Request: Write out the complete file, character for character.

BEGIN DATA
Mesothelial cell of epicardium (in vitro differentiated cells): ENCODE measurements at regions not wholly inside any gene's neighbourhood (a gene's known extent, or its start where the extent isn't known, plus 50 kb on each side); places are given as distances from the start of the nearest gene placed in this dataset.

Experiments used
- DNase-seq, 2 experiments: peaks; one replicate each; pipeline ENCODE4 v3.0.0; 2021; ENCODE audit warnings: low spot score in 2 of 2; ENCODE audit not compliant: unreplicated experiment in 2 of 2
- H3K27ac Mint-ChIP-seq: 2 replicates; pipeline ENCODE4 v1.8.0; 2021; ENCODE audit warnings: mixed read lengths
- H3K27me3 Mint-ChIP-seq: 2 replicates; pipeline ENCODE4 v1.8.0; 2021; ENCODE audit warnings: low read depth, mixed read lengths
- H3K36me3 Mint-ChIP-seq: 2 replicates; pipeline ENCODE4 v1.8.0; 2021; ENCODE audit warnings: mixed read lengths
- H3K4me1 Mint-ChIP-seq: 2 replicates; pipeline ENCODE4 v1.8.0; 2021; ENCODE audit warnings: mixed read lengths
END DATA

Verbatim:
Mesothelial cell of epicardium (in vitro differentiated cells): ENCODE measurements at regions not wholly inside any gene's neighbourhood (a gene's known extent, or its start where the extent isn't known, plus 50 kb on each side); places are given as distances from the start of the nearest gene placed in this dataset.

Experiments used
- DNase-seq, 2 experiments: peaks; one replicate each; pipeline ENCODE4 v3.0.0; 2021; ENCODE audit warnings: low spot score in 2 of 2; ENCODE audit not compliant: unreplicated experiment in 2 of 2
- H3K27ac Mint-ChIP-seq: 2 replicates; pipeline ENCODE4 v1.8.0; 2021; ENCODE audit warnings: mixed read lengths
- H3K27me3 Mint-ChIP-seq: 2 replicates; pipeline ENCODE4 v1.8.0; 2021; ENCODE audit warnings: low read depth, mixed read lengths
- H3K36me3 Mint-ChIP-seq: 2 replicates; pipeline ENCODE4 v1.8.0; 2021; ENCODE audit warnings: mixed read lengths
- H3K4me1 Mint-ChIP-seq: 2 replicates; pipeline ENCODE4 v1.8.0; 2021; ENCODE audit warnings: mixed read lengths